Memorial Day is a time for . remembering. Specifically, it is a day dedicated to honor and remember women and men – thousands of them only teenagers – who have been killed while serving our nation in armed conflicts. In many communities, the weeks preceding and following the national Memorial day holiday broaden the remembrances to family and friends who have died, whether in military service or not. “Decoration Day” celebrations, mostly in rural communities, feature special days to lay flowers at the graves of loved ones and to perform maintenance on cemeteries to honor their memories.

I encourage you to make a special effort to reserve part of your Memorial Day holiday for actively remembering people whose gifts of life have been expended. Remember how your life is different because of the service they gave, far too often costing them their own lives. Remember patriots who loved liberty enough to defend it to the end. Remember saints who loved God deeply enough to extend God’s love and grace to you by what they said and the way they lived. Still enjoy the barbecue or homemade ice cream or other activities (they would have wanted it that way!), but don’t miss the particular blessing of remembering people whose lives have prepared the way for the life you live today.

Remembering can turn up all kinds of surprising blessings. My preliminary recollections in preparation for Memorial day led me to thoughts of Bible teachers and church leaders who laid the foundations of my faith in God. I am saddened by how many of them are now deceased, but that sadness is overwhelmed by the memories of their kind and loving care and the value of the lessons they taught.

An old memory verse kept popping into mind as I remembered childhood Bible teachers. The verse as I learned it in the King James Version is: “Thou wilt keep him in perfect peace, whose mind is stayed on thee.” (Isaiah 26:3a KJV) Recalling the verse was a special blessing as I thought of recent testimonies of people confidently declaring that they are facing each day with hope because of their faith in God, even after losing homes and possessions and sometimes loved ones in the storms. I thought of military men and women stationed in countries where most of the population is hostile to Christian faith and around whom gunfire and IEDs steal precious lives, but who live with profound inner peace because of their faith in God. These people of true faith do not deny the reality of the dangers they continue to face, but they have learned to live in a higher reality of God’s provision of all that is good, whole, right, and lovely – God’s perfect peace.

I wanted to know more about this memory verse and its striking promise. I found out that the Hebrew text of Isaiah does not contain the equivalent words for “perfect peace.” Instead, the Hebrew sentence simply repeats the rich word, “shalom shalom.” Since biblical Hebrew lacks punctuation, I wondered if the sentence should be read as a joyous exclamation (“Peace! Peace!) or as an arresting reflection (peace . peace). The Hebrew word shalom carries the meaning of God’s complete desire for wholeness, tranquility, blessing, and rest. Peace is the state of being in which god intends us to live. Repeating the word twice in Isaiah 26:3 emphasizes that the peace God gives is perfection piled upon perfection, far more than we can make of peace by our own efforts. It is, to use a phrase Jesus used to describe God’s blessings, peace that is of “good measure, pressed down, and shaken together, and running over.” (Luke 6:38 KJV)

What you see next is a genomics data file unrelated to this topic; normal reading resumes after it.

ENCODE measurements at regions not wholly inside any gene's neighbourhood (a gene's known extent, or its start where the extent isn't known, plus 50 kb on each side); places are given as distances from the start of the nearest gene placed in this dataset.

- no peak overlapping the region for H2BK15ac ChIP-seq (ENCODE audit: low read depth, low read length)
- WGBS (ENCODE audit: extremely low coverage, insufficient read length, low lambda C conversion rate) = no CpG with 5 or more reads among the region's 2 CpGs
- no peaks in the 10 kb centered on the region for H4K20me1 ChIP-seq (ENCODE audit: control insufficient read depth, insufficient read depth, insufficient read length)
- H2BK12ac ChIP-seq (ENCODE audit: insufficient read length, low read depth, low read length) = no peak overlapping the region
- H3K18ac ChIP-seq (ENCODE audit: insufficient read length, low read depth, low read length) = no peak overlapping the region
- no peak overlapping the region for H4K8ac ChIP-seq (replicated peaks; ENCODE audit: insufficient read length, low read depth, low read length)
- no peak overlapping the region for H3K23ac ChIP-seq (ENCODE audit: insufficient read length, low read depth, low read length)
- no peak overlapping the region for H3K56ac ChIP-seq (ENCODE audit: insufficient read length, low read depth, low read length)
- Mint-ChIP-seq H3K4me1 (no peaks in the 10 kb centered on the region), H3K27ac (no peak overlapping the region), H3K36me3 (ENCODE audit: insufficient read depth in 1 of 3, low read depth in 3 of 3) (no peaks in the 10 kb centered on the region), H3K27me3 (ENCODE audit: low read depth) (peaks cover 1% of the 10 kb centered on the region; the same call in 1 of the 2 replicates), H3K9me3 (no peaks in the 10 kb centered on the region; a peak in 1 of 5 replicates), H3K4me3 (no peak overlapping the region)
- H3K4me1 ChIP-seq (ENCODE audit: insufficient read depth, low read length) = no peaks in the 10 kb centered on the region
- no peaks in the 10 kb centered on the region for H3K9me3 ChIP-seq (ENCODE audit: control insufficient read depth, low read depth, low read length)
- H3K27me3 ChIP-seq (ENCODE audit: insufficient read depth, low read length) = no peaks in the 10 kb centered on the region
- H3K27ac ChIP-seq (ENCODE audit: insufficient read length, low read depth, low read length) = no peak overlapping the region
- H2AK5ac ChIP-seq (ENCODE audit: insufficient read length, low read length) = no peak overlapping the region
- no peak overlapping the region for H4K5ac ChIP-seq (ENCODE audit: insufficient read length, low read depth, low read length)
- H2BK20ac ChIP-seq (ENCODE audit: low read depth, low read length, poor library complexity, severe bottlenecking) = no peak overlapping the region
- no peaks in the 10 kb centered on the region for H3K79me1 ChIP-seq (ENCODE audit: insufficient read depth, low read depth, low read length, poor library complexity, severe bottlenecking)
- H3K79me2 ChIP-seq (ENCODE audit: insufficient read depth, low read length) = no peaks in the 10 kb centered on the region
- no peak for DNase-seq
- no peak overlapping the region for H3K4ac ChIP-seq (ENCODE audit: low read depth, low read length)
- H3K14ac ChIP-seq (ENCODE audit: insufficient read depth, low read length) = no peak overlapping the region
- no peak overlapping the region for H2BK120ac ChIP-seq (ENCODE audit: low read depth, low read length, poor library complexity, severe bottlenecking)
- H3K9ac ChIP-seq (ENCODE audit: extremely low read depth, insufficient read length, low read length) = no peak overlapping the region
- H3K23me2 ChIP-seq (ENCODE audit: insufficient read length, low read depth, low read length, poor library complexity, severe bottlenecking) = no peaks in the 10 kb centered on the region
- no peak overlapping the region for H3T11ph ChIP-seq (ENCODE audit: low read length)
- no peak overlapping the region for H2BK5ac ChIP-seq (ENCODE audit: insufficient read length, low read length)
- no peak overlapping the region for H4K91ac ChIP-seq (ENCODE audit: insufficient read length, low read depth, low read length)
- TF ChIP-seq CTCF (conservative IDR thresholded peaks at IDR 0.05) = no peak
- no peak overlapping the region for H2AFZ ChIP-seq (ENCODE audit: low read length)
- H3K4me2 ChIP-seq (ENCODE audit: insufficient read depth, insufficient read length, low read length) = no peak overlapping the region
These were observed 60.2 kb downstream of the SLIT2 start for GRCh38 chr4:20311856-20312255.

I also found that the Hebrew text does not contain words to translate as “upon Thee.” The context certainly indicates that focusing one’s thoughts upon God is the act of faith that God rewards with his gift of “peace peace.” But the Hebrew word translated mind is another richly inclusive word. It involves all of a person’s thoughts, all the things we can dream or imagine, everything we are created to be. Later Christian mystics would describe the concept as being centered upon God. A focused, centered mind open to all the wonders God created for us to know and enjoy is a mind conditioned to experience God’s peace. The apostle Paul put it this way: “Whatever is true, whatever is noble, whatever is right, whatever is pure, whatever is lovely, whatever is admirable–if anything is excellent or praiseworthy–think about such things. {9} . And the God of peace will be with you.” (Philippians 4:8, 9b NIV) It is a settled mind that lives in concert with God.

Isaiah was writing to people who were soon to see their nation and beloved city, Jerusalem, decimated by Babylon. Isaiah honestly said how dire the conditions would be. But he also delivered God’s promise that he would redeem his faithful people. God’s salvation is the context for the memory verse encapsulated in Isaiah 26:3a. A modern version of the surrounding verses offers assurance of God’s good designs for us:

At that time, this song will be sung in the country of Judah: We have a strong city, Salvation City, built and fortified with salvation. Throw wide the gates so good and true people can enter. People with their minds set on you, you keep completely whole, Steady on their feet, because they keep at it and don’t quit. Depend on God and keep at it because in the Lord God you have a sure thing. (Isaiah 26:1-4 MSG)

So stretch your memory this memorial day. Honor fallen heroes. Remember departed loved ones. As your memory is engaged, recall what you have learned about God’s grace and be thankful for who taught you those good lessons. And focus your thoughts on God’s perfect peace. Peace peace . what more could you want?

-J. Edward Culpepper

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